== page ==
XRAYS - Making Sense of Cancer Headlines

FORCE’s eXamining the Relevance of Articles for Young Survivors (XRAYS) program is a reliable resource for breast cancer research-related news and information. XRAYS reviews new breast cancer research, provides plain-language summaries, and rates how the media covered the topic. XRAYS is funded by the CDC.

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ARTICLE: The buzz around MonaLisa Touch

For many young breast cancer survivors and high-risk women, the side effects from early menopause after treatment and surgery can negatively impact their personal lives. This XRAYS looks at one of the many recent media articles on a laser procedure called MonaLisa Touch. The article, "Is Laser Treatment for Vaginal Atrophy Safe?"  was published online in 2017 by FOX News and written by Dr. Manny Alvarez. XRAYS will discuss what this laser procedure actually is and how it may impact a young breast cancer patient’s life after treatment. (1/19/18)

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STUDY: Does scalp cooling help prevent hair loss after chemotherapy for breast cancer?

Hair loss is one of the most recognized and distressing side effects of some chemotherapies. Two new studies looked at the use of scalp cooling therapy to help reduce hair loss after chemotherapy for early-stage breast cancer. (5/15/17)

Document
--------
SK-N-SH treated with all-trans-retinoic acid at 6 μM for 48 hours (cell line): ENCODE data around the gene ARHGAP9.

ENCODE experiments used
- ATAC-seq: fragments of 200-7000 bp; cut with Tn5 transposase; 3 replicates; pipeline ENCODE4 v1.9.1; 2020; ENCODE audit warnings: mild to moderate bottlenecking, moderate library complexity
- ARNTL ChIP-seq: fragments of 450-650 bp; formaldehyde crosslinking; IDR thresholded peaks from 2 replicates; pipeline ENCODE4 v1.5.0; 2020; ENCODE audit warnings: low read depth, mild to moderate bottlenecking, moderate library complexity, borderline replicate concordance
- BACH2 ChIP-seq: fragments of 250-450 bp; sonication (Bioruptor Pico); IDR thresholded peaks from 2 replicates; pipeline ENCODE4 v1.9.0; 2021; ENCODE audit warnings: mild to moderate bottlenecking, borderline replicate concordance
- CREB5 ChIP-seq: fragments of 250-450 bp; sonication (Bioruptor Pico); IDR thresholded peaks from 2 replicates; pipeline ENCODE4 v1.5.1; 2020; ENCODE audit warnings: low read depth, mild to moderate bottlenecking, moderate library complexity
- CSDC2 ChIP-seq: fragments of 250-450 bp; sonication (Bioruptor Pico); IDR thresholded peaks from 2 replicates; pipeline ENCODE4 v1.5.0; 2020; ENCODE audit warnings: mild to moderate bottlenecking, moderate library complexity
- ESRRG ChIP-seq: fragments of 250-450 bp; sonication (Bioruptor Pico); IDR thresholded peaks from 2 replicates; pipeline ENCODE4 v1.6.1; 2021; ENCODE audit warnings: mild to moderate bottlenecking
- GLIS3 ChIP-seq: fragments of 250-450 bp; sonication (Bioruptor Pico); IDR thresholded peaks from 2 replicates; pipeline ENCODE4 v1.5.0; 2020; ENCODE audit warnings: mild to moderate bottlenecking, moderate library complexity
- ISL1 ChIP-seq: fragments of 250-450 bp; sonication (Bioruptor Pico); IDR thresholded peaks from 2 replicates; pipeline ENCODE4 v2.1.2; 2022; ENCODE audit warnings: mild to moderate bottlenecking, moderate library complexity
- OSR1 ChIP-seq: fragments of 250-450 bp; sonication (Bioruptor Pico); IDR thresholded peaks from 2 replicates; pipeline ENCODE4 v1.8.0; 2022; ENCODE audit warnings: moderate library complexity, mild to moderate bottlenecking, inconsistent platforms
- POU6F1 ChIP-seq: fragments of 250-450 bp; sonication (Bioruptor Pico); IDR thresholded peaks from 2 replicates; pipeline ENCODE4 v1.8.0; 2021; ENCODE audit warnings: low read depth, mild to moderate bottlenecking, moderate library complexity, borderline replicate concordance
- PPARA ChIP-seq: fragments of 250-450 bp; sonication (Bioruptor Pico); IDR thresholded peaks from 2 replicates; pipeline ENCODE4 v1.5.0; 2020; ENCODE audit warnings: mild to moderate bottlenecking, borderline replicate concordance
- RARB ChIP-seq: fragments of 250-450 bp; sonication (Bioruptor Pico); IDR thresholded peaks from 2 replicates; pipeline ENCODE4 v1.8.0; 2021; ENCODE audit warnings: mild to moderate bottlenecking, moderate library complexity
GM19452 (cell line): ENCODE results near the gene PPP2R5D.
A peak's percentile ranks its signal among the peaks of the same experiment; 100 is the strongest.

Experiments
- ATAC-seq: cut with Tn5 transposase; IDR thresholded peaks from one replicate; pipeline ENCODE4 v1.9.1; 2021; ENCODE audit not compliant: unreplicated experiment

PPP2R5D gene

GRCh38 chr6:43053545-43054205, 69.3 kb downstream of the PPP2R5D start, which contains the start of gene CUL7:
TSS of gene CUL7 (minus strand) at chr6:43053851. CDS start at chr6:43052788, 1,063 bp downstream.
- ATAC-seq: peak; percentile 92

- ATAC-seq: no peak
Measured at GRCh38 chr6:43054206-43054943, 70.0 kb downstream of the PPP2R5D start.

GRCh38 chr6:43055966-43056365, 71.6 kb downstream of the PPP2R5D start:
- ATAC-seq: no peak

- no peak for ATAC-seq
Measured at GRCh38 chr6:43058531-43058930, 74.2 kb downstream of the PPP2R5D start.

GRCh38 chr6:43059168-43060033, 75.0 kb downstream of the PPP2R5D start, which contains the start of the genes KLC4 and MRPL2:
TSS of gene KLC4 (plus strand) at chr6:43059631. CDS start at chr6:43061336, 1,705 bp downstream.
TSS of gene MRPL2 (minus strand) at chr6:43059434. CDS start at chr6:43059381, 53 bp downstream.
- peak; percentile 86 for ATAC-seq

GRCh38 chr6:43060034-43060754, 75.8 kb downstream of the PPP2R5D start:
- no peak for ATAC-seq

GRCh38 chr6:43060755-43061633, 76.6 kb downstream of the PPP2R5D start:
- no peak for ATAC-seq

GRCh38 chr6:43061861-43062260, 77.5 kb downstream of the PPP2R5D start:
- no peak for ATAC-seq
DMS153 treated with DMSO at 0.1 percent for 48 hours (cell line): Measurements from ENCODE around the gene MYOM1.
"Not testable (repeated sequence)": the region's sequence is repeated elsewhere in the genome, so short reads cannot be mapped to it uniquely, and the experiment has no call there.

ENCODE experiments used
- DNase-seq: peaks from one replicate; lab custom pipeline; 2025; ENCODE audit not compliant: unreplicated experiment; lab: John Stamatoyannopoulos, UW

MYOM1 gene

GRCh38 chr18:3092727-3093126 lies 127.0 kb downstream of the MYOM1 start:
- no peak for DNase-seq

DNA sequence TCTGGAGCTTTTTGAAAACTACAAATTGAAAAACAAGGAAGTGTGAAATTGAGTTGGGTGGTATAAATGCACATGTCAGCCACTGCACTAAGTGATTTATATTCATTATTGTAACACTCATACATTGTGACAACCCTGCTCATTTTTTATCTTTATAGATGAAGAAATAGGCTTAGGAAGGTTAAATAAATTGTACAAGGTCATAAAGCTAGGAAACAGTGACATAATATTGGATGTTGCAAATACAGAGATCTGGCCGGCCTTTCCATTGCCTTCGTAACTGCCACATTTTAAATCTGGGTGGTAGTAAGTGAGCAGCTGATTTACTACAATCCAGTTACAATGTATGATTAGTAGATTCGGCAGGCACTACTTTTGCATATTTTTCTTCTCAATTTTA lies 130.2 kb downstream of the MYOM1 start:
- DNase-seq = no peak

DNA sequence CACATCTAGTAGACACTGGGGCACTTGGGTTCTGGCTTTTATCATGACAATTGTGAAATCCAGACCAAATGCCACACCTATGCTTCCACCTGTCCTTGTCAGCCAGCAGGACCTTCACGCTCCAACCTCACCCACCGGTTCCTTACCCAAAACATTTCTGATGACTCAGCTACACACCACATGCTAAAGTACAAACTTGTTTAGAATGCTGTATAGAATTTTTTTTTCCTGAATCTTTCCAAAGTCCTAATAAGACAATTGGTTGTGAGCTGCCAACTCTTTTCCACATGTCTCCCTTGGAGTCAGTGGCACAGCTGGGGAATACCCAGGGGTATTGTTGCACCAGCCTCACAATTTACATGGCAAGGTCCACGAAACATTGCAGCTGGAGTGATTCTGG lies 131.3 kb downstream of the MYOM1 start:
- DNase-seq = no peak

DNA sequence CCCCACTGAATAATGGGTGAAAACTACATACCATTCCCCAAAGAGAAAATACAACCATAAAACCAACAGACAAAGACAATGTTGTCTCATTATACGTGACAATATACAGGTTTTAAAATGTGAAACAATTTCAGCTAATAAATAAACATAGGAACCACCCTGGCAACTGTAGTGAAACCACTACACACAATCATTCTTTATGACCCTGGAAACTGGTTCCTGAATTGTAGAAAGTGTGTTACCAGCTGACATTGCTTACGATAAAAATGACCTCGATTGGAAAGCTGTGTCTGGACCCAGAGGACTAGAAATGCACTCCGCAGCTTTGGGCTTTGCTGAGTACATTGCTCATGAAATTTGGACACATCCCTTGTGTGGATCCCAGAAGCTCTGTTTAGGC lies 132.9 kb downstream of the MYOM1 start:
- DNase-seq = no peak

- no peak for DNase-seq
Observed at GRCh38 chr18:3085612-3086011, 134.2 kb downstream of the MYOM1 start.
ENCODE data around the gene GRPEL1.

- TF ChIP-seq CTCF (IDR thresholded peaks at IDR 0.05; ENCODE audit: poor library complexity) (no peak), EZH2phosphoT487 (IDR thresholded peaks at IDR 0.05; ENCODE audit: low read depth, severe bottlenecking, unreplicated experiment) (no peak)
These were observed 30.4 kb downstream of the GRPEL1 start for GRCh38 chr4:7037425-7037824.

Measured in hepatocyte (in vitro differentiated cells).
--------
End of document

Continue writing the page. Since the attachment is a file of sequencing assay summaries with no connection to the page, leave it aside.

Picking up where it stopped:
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ARTICLE: After mastectomy: reconstruct or not?

Today, more women know they can have breast reconstruction after removing their breasts for cancer treatment or risk reduction. But what about choosing not to undergo reconstruction? Roni Caryn Rabin writes about the experiences of women who decide against reconstruction in her New York Times piece “‘Going Flat’ After Breast Cancer.” (12/14/16)

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STUDY: Vaginal estrogen may be used in women who have been treated for ER-positive breast cancer

After breast cancer treatment, some women experience vaginal dryness, urinary tract problems and other survivorship issues. Vaginal estrogen creams, rings and tablets effectively address these symptoms in menopausal women; however, there is concern that vaginal estrogen may not be safe for women with a history of estrogen-dependent (ER+) breast cancer. A recent opinion from the American College of Obstetricians and Gynecologists Committee on Gynecologic Practice states that, based on available data, vaginal estrogen should be safe to use for women if nonhormonal approaches do not alleviate their symptoms. (3/29/16)

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